“I can report that Takata and Key Safety are working closely with CFIUS, and we are hopeful that it will clear the transaction which will enable us to close in April 2018,” Perkins said.

Key Safety plans to produce “critical airbag modules and recall kits” and help enable OEMs to fulfill the pending Takata airbag recalls and continue their global production. The deal is also anticipated to provide more than $130 million to Takata victims, which is in addition to the $125 million paid as part of the Justice Dept. Plea Agreement.

Rick Schostek, executive vice president of Honda North America, explained a problem that stymies efforts to purge the supply chain of faulty airbags.

One fatality, he said, involved the rupture of a Takata inflator that was not part of the original equipment installed in the factory and was not installed by one of his dealers. Instead, it was repaired independently, with the inflator sourced from a salvaged vehicle.

This revelation sparked a nationwide search of salvage yards to find and purchase recalled inflators that has successfully removed over 119,000 inflators that can no longer be installed as replacement parts in the vehicles of unknowing customers.

Legislation, and enforcement of it, may also help the cause. The Transportation Recall Enhancement, Accountability and Documentation (TREAD) Act of 2000 made it illegal to sell a used automotive part that has been the subject of a recall and not been fixed.

The FAST Act signed by President Obama in late 2015, increased the maximum fine levied by the NHTSA for a single violation of selling recalled equipment to $21,000 with the amount in civil penalties for a related series of violations increased to $105 million.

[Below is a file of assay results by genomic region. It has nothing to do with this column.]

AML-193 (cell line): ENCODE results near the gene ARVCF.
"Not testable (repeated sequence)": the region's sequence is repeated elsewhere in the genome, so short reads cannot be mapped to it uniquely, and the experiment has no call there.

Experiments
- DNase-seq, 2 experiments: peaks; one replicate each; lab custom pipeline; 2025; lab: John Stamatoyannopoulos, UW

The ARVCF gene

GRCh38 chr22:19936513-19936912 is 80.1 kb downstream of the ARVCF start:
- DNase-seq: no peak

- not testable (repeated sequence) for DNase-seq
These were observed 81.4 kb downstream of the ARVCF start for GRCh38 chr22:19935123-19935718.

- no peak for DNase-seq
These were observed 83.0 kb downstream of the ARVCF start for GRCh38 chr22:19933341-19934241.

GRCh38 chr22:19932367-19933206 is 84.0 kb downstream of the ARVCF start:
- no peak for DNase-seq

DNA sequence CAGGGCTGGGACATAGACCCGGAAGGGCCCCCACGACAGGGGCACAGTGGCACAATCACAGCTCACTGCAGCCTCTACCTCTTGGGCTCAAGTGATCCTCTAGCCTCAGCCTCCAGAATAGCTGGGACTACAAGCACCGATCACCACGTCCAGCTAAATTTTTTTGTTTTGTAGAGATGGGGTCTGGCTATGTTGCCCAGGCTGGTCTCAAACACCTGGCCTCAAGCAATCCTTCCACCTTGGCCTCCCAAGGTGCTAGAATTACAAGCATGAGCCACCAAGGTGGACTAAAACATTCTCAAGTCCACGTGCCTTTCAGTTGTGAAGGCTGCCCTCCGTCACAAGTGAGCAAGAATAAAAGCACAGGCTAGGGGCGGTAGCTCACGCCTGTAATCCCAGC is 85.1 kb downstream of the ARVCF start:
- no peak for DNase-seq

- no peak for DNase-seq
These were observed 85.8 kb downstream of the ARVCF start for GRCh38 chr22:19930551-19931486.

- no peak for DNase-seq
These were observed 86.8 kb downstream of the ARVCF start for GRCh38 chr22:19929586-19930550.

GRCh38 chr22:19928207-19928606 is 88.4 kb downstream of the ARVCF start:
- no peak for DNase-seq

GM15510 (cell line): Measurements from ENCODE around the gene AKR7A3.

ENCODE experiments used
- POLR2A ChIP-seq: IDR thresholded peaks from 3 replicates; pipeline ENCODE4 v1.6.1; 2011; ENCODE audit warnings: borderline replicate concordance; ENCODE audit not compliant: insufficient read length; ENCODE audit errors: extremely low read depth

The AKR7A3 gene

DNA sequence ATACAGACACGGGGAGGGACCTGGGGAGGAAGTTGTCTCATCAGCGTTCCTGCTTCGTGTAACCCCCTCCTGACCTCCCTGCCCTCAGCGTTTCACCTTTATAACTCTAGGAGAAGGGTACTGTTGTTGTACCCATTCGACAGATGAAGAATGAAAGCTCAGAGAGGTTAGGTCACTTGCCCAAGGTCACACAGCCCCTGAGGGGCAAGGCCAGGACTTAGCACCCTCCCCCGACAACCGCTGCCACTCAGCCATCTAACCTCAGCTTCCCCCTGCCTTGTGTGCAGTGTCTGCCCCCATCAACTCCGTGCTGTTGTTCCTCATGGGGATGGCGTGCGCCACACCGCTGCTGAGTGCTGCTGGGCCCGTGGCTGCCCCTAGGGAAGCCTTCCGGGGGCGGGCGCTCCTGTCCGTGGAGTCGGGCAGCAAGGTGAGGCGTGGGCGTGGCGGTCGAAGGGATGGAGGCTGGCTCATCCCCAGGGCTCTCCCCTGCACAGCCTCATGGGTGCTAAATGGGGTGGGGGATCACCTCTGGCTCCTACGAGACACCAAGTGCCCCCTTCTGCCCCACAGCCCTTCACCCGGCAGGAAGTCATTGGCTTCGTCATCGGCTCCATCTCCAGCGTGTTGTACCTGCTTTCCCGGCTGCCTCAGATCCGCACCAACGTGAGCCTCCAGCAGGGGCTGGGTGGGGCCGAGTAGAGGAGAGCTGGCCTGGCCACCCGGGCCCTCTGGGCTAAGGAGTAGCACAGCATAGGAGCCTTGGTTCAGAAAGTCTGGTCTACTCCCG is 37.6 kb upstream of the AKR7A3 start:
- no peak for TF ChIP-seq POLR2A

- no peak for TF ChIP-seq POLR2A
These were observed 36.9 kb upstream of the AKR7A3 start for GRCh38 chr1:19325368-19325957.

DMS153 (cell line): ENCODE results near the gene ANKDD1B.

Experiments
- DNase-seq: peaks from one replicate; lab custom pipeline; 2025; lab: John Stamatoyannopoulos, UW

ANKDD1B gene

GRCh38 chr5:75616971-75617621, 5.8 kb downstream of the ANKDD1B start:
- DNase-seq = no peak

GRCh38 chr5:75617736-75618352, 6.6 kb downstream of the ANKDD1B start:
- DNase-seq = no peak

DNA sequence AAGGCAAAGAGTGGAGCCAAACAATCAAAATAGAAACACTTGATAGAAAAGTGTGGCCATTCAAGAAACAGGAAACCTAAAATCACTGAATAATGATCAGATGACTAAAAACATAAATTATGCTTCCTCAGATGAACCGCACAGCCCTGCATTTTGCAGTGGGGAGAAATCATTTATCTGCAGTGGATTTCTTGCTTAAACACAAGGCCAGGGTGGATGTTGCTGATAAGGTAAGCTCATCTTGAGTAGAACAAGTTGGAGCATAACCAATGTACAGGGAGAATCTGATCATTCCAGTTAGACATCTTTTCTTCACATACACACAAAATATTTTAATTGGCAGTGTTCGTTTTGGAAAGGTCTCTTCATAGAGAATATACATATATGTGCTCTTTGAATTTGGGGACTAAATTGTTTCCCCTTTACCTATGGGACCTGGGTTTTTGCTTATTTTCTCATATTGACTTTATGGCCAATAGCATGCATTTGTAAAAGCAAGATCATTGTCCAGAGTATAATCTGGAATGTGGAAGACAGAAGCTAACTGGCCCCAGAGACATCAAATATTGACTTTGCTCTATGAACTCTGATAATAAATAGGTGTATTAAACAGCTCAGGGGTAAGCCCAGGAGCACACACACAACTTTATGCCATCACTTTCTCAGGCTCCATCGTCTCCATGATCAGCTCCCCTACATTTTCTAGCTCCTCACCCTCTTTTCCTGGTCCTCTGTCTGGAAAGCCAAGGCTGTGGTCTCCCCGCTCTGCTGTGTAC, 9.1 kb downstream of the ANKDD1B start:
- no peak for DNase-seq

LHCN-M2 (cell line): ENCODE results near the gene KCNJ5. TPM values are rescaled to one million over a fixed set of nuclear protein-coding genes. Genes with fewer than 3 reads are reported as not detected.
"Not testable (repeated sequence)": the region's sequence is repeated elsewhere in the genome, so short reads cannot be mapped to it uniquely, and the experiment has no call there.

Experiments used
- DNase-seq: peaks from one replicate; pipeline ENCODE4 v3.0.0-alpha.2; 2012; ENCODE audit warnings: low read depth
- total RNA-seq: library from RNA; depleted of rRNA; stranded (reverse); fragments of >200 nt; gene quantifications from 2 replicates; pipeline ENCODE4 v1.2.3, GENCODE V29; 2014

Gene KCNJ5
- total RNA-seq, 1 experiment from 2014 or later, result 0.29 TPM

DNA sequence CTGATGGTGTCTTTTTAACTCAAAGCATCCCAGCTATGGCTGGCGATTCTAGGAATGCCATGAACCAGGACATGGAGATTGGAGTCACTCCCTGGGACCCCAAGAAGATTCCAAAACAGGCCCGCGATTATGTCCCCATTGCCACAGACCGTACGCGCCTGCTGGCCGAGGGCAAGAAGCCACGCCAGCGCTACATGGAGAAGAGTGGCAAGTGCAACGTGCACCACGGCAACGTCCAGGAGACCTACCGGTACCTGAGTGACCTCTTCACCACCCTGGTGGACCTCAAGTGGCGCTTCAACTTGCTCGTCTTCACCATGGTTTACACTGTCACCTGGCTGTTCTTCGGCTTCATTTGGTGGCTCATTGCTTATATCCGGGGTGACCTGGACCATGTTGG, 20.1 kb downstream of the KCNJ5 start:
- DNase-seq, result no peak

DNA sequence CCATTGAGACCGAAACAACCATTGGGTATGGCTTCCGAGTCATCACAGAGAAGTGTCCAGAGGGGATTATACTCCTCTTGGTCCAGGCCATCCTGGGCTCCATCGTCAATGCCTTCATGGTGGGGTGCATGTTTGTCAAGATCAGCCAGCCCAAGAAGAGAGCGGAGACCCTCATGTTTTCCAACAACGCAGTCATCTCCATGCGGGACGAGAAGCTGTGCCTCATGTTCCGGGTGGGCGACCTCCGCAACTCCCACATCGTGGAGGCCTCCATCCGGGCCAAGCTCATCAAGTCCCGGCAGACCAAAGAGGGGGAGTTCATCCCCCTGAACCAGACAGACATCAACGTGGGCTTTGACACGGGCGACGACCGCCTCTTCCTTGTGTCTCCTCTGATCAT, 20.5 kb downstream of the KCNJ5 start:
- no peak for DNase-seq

Honda has created a ground-level outreach team of 550 employees “who are physically knocking on the doors of customers, already more than 600,000 times, in an effort to assist them with scheduling and completing recall repairs,” Schostek said. “In total, we now have more than 400 people in our customer contact center working on the Takata recalls, and 135 of those agents are dedicated to tracking down vehicles with Alpha inflators.”

Based on all of these efforts, from a population of almost 1.1 million vehicles with the higher-risk Alpha inflators, only about 62,000 remain on the road to be tracked down and repaired, he said. This represents a completion rate of 94 percent.

Schostek added that the single most effective measure that automakers and the government could have at their disposal is to tie the annual state vehicle registration process to a requirement that safety recalls be addressed before that registration can be completed.

“This would be particularly important for vehicles that were recalled prior to the purchase of a vehicle by a subsequent owner who may not even be aware of the presence of an unrepaired safety defect,” he said. Toward this end, the NHTSA has already begun funding state pilot programs that use registration renewals to improve recall rates.

Last week, the auto industry announced the establishment of a new batch look-up tool that will make it much easier and faster to look up affected vehicles to support efforts to reach hard-to-find vehicle owners about an outstanding safety recall. Currently, anyone checking vehicles for a safety recall must look up one VIN at a time, “which is inefficient and cumbersome,” Schostek said.

The new tool can look up large batches of up to 10,000 VINS at a time. It will be offered completely free of charge to DMVs, insurance companies, salvage yards, repair shops, new and used car dealers, and others who have touch points with vehicle owners.